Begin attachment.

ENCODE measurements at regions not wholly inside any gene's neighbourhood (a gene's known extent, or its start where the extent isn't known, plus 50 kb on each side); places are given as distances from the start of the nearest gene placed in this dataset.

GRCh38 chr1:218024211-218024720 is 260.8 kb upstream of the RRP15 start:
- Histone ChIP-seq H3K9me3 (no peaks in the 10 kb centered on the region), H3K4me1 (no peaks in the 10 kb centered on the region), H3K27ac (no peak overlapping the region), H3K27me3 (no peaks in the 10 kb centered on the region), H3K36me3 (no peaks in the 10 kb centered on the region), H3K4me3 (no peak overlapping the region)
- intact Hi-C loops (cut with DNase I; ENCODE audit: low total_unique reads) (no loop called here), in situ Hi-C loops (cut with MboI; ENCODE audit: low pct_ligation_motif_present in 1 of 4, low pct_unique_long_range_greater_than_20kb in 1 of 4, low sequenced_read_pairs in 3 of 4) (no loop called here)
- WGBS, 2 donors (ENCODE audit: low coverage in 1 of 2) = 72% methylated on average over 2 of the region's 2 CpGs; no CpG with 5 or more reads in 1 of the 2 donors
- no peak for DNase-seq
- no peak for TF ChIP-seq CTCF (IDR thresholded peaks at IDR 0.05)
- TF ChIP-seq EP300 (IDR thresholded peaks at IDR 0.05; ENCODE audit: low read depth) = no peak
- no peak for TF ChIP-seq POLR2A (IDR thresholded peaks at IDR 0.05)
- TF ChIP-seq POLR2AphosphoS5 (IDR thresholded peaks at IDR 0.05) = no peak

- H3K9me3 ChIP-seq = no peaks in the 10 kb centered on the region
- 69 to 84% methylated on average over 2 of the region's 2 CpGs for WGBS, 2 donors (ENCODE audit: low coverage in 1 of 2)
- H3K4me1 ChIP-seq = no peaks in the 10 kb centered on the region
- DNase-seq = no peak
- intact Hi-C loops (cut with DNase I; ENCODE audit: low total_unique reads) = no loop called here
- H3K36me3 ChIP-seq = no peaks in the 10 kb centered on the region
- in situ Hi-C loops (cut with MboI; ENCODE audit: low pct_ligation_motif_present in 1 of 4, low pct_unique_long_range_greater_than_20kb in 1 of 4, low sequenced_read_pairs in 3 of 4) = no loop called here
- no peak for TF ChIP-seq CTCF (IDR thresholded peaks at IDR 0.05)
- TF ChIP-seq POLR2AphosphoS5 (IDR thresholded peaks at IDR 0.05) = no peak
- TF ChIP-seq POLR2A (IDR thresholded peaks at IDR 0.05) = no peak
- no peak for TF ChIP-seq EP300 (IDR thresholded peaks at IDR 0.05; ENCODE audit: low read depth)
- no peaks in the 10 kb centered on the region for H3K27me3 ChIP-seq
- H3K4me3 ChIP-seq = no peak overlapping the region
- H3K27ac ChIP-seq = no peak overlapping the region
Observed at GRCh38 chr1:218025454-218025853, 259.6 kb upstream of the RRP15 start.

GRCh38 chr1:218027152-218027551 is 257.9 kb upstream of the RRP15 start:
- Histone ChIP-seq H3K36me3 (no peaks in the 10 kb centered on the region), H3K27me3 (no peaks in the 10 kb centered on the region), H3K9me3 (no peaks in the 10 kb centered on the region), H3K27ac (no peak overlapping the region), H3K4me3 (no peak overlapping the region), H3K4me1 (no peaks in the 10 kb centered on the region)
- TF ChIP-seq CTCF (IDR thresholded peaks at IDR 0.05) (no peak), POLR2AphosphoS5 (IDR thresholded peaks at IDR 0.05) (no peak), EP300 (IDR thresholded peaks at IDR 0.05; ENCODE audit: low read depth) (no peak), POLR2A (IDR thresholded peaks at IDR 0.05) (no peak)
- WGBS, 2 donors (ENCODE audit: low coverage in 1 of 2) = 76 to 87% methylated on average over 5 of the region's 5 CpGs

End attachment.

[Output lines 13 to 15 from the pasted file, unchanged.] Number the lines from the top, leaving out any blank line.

- H3K4me1 ChIP-seq = no peaks in the 10 kb centered on the region
- DNase-seq = no peak
- intact Hi-C loops (cut with DNase I; ENCODE audit: low total_unique reads) = no loop called here